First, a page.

From: Boston 1775 on 3 Feb 2015

The Week in Early American History

Slavery reparations, a lost Confederate ship, a financially troubled plantation, and academic dads. These links and more in this Memorial Day edition.
From: The Junto on 26 May 2014

“When the senate should have had an opportunity to act”

Joseph Story was only a boy in Marblehead when the Constitution was written. However, he became a Supreme Court justice and a Harvard law professor and thus a very influential commenter on that document. This is how he interpreted the recess appointment...
From: Boston 1775 on 27 Jan 2013

The Birth of the Recess Appointment

Article Two of the U.S. Constitution includes this clause, proposed by Richard Dobbs Spaight of North Carolina: The President shall have power to fill up all Vacancies that may happen during the Recess of the Senate, by granting Commissions which shall...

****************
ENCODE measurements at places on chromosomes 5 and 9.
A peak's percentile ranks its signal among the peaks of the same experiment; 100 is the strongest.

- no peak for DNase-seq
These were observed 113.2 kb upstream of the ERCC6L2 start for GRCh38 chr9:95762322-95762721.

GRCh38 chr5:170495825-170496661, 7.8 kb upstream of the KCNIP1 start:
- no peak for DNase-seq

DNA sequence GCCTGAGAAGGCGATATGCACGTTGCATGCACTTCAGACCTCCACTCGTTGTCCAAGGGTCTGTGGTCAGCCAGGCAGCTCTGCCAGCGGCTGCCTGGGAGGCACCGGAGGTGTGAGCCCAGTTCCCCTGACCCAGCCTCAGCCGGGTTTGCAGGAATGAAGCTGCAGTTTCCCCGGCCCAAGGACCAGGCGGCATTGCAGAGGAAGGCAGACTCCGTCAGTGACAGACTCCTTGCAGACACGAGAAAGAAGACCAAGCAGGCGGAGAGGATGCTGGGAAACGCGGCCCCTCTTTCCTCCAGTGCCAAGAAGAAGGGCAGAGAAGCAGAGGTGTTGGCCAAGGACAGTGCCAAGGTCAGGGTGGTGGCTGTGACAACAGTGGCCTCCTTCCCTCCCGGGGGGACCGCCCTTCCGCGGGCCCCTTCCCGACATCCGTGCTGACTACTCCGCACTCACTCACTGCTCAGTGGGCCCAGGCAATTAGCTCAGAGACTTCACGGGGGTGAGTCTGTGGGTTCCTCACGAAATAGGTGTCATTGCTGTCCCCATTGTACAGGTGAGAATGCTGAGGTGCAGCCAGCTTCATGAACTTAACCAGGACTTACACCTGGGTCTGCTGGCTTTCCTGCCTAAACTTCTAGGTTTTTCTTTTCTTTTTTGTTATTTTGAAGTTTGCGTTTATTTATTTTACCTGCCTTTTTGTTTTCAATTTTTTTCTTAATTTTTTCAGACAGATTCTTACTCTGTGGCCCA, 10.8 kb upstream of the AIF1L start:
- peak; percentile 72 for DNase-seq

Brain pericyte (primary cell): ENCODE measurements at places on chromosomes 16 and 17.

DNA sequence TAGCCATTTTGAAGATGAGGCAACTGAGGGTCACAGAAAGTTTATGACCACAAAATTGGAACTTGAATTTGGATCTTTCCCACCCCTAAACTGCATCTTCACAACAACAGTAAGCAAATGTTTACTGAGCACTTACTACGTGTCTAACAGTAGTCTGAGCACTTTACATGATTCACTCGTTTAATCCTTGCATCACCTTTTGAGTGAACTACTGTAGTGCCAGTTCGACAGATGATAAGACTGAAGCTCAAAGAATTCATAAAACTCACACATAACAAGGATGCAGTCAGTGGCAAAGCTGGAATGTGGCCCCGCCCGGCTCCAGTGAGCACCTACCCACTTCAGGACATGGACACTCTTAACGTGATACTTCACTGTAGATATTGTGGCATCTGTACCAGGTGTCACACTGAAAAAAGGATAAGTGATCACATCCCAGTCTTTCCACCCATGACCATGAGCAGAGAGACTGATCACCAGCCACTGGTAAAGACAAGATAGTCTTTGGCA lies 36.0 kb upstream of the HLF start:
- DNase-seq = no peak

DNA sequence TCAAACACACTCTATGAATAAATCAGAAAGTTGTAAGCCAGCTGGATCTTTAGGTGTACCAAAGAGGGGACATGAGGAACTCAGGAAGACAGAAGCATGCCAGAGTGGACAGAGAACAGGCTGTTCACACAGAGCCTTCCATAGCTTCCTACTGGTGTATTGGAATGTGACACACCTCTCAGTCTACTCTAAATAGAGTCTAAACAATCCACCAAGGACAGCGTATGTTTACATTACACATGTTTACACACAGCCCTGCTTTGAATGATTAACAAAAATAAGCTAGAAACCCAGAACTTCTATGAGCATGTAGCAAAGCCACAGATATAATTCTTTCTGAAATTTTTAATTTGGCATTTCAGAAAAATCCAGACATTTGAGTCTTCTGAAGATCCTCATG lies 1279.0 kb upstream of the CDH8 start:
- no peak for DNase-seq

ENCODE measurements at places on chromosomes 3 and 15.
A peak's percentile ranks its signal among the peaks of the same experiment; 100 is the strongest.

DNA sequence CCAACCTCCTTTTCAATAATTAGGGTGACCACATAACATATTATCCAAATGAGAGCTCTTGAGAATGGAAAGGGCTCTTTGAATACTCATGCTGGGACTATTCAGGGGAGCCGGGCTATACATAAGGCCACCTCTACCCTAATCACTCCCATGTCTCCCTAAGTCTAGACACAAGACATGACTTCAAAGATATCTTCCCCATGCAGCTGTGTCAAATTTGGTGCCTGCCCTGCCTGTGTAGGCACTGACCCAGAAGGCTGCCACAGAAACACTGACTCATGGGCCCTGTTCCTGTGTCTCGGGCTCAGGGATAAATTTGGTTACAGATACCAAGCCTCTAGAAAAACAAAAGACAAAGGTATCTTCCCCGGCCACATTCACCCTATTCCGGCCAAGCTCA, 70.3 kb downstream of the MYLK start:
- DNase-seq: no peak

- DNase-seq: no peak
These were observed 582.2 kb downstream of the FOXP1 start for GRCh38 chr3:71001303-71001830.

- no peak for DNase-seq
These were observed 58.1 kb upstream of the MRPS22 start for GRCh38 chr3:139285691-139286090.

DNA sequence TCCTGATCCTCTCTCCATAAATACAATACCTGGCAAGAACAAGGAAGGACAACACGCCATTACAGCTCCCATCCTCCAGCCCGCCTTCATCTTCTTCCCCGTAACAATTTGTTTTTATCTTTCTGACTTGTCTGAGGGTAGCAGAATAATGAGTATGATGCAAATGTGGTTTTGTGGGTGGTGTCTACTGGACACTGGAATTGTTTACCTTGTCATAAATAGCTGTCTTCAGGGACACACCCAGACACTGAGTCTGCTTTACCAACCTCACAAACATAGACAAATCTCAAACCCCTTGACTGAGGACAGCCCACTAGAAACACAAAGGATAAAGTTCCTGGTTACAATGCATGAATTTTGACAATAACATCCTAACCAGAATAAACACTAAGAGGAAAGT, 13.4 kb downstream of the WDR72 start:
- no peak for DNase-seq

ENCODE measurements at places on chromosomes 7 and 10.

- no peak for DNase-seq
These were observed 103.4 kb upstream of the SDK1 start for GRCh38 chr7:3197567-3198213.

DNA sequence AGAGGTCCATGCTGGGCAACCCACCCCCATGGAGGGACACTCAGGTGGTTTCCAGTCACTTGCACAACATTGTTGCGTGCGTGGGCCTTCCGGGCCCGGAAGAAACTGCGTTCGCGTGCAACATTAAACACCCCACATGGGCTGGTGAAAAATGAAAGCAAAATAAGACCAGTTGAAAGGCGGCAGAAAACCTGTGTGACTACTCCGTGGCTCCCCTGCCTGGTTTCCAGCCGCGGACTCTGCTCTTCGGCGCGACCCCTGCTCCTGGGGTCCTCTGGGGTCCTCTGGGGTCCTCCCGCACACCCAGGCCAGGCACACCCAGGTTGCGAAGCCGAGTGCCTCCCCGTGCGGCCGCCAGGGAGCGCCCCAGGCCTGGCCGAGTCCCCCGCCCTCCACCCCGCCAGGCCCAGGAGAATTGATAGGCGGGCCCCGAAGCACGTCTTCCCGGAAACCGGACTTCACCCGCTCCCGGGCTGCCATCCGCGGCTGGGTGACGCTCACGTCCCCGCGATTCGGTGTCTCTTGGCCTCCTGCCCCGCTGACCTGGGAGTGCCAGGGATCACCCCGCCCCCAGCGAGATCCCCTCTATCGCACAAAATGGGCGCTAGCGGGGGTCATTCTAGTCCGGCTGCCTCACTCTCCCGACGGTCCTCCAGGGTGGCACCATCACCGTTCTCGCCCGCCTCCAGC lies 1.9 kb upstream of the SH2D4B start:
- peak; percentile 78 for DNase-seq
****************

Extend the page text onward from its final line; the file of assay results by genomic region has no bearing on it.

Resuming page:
From: Boston 1775 on 26 Jan 2013

About THAT Hat!

Have you noticed the little commotion about Justice Antonin Scalia's choice of hat at President Obama's second inauguration? Some are saying that Scalia CHOSE to wear a hat resembling the hat Thomas More is wearing in the portrait Hans Holbein painted...

A Modern Claim of Privilege

I’m departing from the Revolutionary era to talk about a book on another period because it raises important issues about the value of historical study within our constitutional system. Claim of Privilege: A Mysterious Plane Crash, a Landmark Supreme...
From: Boston 1775 on 30 Dec 2012

Notes on Post Tags Search